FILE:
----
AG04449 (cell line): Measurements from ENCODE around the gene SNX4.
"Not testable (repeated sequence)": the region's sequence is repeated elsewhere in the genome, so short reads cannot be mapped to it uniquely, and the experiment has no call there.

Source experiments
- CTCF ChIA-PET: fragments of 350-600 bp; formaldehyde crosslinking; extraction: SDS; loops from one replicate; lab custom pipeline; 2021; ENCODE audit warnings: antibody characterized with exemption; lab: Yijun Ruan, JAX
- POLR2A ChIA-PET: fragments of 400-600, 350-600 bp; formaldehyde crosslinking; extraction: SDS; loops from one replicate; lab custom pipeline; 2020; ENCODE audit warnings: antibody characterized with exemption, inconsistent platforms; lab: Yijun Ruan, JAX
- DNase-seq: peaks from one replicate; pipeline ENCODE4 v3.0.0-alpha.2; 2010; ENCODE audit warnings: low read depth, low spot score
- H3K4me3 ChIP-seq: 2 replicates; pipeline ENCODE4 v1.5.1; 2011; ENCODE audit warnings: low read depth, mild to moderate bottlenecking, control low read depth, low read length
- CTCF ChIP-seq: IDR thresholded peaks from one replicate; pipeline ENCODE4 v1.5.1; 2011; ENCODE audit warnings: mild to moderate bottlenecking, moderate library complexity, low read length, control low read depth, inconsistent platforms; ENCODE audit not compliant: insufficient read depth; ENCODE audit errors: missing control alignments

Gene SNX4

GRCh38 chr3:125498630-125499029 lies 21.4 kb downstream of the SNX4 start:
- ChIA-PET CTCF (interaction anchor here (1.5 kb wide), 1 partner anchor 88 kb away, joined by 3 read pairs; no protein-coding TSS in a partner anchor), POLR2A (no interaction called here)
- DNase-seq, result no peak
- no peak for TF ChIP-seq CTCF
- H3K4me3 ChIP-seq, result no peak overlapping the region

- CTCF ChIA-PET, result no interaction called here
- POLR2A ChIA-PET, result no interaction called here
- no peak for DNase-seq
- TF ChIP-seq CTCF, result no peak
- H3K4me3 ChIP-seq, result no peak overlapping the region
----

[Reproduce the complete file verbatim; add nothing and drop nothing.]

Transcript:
AG04449 (cell line): Measurements from ENCODE around the gene SNX4.
"Not testable (repeated sequence)": the region's sequence is repeated elsewhere in the genome, so short reads cannot be mapped to it uniquely, and the experiment has no call there.

Source experiments
- CTCF ChIA-PET: fragments of 350-600 bp; formaldehyde crosslinking; extraction: SDS; loops from one replicate; lab custom pipeline; 2021; ENCODE audit warnings: antibody characterized with exemption; lab: Yijun Ruan, JAX
- POLR2A ChIA-PET: fragments of 400-600, 350-600 bp; formaldehyde crosslinking; extraction: SDS; loops from one replicate; lab custom pipeline; 2020; ENCODE audit warnings: antibody characterized with exemption, inconsistent platforms; lab: Yijun Ruan, JAX
- DNase-seq: peaks from one replicate; pipeline ENCODE4 v3.0.0-alpha.2; 2010; ENCODE audit warnings: low read depth, low spot score
- H3K4me3 ChIP-seq: 2 replicates; pipeline ENCODE4 v1.5.1; 2011; ENCODE audit warnings: low read depth, mild to moderate bottlenecking, control low read depth, low read length
- CTCF ChIP-seq: IDR thresholded peaks from one replicate; pipeline ENCODE4 v1.5.1; 2011; ENCODE audit warnings: mild to moderate bottlenecking, moderate library complexity, low read length, control low read depth, inconsistent platforms; ENCODE audit not compliant: insufficient read depth; ENCODE audit errors: missing control alignments

Gene SNX4

GRCh38 chr3:125498630-125499029 lies 21.4 kb downstream of the SNX4 start:
- ChIA-PET CTCF (interaction anchor here (1.5 kb wide), 1 partner anchor 88 kb away, joined by 3 read pairs; no protein-coding TSS in a partner anchor), POLR2A (no interaction called here)
- DNase-seq, result no peak
- no peak for TF ChIP-seq CTCF
- H3K4me3 ChIP-seq, result no peak overlapping the region

- CTCF ChIA-PET, result no interaction called here
- POLR2A ChIA-PET, result no interaction called here
- no peak for DNase-seq
- TF ChIP-seq CTCF, result no peak
- H3K4me3 ChIP-seq, result no peak overlapping the region